Trip Options

When visiting the Arctic there are many options to pick from as there are many different regions and itineraries. Unlike Antarctica which is a self-contained continent with one main tourist region and several specialised ones, the Arctic is a region spread across several countries and territories. Officially this is anything north of the Arctic Circle but in the context of this website, I'm going to assume you mean the High Arctic – anywhere north of the tree line where the average temperature of the warmest month is below 10C.

When most people talk about going to the Arctic they have a couple of places in mind – the Norwegian Arctic – Svalbard/Spitsbergen, Greenland, the Canadian Arctic and The North Pole

Below is a brief guide to the most common choices.

Criteria   Comments
Region Greenland More similar to Antarctica in terms of size of icebergs and scenery than anywhere else on this side of the planet. Interesting towns to visit but because of polar bear hunting and the size of the country you're less likely to see a bear here than in the more protected areas of Svalbard. Go for the ice and the landscapes and the human history, not the wildlife. Regions – west vs east
Canadian Arctic  Churchill is a good place if you want a guarantee of seeing bears, and at relatively close quarters albeit in less than a wild setting. Every year while waiting for the sea to freeze, bears gather in Churchill and a big industry has sprung up around them. You can stay in lodges on the tundra and get buggies out to see the bears - essentially reinforced buses. Close encounters are highly likely but the setting may not seem as wild as it could be.
North Pole North Pole – there's really only one way for a tourist (as opposed to an expedition) to get to the geographic north pole, and that's on 50 Let Pobody – 50 years of Victory – a Russian nuclear powered icebreaker operating out of Murmansk. The ship is a working Naval vessel for most of the year but for a couple of weeks in the height of summer it turns itself over to Poseidon Expeditions and Quark who operate trips to the very top of the world. You have to really, really like ice and be pretty determined to do this trip, as for most of it you'll be sailing through nothing but ice with no mountains or big wildlife etc as a distraction. The cost is phenomenal but it comes with an amazing experience – if you've ever been on a smaller ship in ice you'll see how careful the captain has to be in navigation, with this you can power through almost anything thrown at you and with some speed. Landings will mostly be done as helicopter excursions from the ship although there will be fewer opportunities to get off the boat than with other trips – almost every ship will have enough zodiacs to get the entire passenger complement off at once, the helicopter will only seat 6 people at once and in the slightest hint of inclement weather you're grounded. The light that far north is unbelievable and saying you've reached the north pole is pretty much as good as it gets in terms of travel experiences.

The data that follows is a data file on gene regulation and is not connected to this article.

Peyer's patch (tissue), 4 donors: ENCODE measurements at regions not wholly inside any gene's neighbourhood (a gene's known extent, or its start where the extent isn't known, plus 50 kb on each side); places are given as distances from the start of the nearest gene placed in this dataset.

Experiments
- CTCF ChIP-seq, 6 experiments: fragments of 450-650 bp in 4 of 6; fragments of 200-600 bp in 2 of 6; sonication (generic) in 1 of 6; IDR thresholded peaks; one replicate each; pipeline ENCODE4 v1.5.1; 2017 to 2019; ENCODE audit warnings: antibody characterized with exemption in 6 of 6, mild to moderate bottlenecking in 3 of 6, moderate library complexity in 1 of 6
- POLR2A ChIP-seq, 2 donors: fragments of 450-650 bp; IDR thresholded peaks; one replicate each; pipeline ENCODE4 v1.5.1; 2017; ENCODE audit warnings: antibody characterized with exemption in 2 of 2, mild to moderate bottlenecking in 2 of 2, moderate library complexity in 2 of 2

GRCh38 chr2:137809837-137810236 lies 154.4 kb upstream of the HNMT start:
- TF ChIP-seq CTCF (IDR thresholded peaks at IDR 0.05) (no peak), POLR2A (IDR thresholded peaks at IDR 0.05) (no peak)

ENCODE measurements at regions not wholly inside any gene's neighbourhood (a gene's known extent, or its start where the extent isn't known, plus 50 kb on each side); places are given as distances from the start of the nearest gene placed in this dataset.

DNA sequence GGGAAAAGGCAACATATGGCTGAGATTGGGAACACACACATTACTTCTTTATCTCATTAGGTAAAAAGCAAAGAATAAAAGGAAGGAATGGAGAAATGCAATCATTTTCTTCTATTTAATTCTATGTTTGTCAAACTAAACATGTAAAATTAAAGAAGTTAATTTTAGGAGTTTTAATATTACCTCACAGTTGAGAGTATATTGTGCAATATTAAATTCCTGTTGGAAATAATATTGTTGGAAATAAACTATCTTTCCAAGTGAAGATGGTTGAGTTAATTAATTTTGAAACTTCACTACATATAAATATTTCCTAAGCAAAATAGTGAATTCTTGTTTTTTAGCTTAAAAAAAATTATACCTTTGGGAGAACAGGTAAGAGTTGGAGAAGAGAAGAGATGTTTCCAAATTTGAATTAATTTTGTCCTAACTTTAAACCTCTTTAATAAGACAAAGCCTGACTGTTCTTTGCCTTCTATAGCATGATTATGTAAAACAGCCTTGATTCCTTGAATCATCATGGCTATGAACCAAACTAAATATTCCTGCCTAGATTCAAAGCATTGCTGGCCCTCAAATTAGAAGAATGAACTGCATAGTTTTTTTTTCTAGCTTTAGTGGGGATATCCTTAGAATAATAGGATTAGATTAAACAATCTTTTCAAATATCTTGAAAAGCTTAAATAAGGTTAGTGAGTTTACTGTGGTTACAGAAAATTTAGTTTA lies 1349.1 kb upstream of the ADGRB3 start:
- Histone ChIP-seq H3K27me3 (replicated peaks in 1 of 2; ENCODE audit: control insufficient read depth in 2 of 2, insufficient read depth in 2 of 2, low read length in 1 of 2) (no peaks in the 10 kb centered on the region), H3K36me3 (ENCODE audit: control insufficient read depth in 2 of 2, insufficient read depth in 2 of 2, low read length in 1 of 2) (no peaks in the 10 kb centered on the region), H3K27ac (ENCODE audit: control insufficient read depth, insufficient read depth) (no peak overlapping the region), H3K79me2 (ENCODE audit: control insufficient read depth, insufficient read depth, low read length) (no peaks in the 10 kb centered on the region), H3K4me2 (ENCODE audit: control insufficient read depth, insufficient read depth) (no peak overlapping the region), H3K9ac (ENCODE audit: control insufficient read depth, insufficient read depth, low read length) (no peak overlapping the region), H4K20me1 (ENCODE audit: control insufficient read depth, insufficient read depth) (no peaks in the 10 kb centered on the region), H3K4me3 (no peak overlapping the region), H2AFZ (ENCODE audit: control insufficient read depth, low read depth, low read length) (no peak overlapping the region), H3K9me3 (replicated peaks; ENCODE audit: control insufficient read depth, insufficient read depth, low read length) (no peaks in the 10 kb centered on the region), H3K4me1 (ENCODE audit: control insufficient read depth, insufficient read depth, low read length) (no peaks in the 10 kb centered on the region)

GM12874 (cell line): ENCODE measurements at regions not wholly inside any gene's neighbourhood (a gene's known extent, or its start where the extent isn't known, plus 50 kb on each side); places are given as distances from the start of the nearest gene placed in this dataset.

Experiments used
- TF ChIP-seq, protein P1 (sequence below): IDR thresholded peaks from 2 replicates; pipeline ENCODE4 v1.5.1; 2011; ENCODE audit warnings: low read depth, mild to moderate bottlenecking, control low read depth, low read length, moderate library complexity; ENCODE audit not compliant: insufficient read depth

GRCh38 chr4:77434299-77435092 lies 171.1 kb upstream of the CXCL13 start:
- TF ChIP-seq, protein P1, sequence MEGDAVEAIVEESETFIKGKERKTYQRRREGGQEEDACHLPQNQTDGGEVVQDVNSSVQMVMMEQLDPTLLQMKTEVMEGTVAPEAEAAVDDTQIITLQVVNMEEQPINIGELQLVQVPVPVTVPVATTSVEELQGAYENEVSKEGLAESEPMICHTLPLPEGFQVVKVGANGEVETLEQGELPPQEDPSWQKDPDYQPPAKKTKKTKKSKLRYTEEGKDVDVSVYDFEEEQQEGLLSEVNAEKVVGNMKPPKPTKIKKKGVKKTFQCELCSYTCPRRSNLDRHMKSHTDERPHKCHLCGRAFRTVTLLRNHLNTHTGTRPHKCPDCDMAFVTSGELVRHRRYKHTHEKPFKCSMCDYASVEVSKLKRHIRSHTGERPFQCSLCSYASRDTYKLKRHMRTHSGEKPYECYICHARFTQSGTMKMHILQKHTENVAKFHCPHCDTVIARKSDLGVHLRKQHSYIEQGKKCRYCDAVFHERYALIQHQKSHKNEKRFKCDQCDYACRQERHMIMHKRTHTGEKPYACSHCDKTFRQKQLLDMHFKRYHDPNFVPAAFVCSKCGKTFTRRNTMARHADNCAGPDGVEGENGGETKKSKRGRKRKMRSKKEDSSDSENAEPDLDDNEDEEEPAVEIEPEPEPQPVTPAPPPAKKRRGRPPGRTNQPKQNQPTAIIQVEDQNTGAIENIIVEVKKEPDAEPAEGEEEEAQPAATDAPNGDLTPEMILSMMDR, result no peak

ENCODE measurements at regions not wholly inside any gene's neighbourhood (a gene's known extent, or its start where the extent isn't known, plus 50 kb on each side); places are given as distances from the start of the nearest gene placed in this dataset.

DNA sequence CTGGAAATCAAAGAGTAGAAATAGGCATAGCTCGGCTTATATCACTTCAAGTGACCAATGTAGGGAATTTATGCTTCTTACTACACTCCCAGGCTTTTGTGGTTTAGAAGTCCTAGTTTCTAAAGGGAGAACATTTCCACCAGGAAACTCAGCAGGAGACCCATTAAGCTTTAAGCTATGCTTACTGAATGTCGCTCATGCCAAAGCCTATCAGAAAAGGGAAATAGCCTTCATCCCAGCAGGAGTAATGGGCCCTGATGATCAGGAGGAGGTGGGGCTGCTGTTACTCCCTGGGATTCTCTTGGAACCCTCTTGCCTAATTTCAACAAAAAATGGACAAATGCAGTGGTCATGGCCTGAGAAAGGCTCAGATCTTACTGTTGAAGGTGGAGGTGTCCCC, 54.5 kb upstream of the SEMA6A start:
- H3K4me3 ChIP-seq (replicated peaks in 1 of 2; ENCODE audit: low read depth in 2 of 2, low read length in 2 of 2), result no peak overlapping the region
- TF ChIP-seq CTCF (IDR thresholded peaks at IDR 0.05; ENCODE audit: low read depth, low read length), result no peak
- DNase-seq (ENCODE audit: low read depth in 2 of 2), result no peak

Your other option is fairly new and that's Barneo airbase
Svalbard Archipelago Svalbard is made up of a group of islands, the largest being Spitsbergen and its name is used a bit interchangeably with Svalbard to describe the whole area. The other islands of note are Edgeoya, Barentsoya and Nordaustlandet. The main settlement is Longyearbyen which sits at the mouth of Isfjord and houses the airport, hotels, shops and the port where cruises depart from. It's possible to fly up to Longyearbyen and stay in the town doing day trips out to other settlements (Barentsburg – Russian mining town) or the landscape surrounding the town. Svalbard is at 78 degrees north and is a true polar climate. From October through to May is classed as winter – the vast majority of this period will be dark for almost the entire day (true polar night is from November to February) and bitterly cold with frequent blizzards and gale force winds. Longyearbyen has a population year round and while it's an interesting place to visit in winter, activity is limited by the darkness, the polar bear attack risk when you can't see them approaching. and the low temperatures. While it's very far north, it's actually outside the main zone for seeing aurora so isn't hugely recommended as a northern lights holiday destination. The main tourist season runs from April to September, with cruises running from June to August. Early in the season when it starts getting light is a popular time for adventure travel – heading out on excursions cross country skiing or snowmobiling, but there's still too much ice for boats to operate. By the end of May some of the day trip cruises are running – these take you out to glaciers, bird nesting cliffs and general sightseeing in the vicinity of Longyearbyen but are not ideal for spotting bears. If large charismatic megafauna is your aim then you need to be on a multi-day cruise and that's what the rest of this site focuses on. All trips leave and return to Longyearbyen except for some operators where the first and the last in the season are one way – the first will start in either Scotland or Norway and work their way up, and then the last will head from Longyearbyen to Greenland or Iceland. Boat trips vary in length from 5 days sailing through to 15. Much like Antarctica, ice and weather are key here, with islands and inlets and fjords for the ice to get trapped in, its movement determines your routing. Almost all trips aim to do a complete circumnavigation of the islands. This usually involves leaving from Longyearbyen, heading south around the tip of Spitsbergen, up the coastline of Edgeoya and through freemansundet – the gap between Edgeoya and Barentsoya, skirting around the southern coast of Nordaustlandet through Hinlopenstret and then going over the top of Spitsbergen and back down the west coast to Longyearbyen. Same can be done in reverse! Some trips will say that they focus on particular regions such as Nordaustlandet, but ice conditions means a huge amount of flexibility is still required.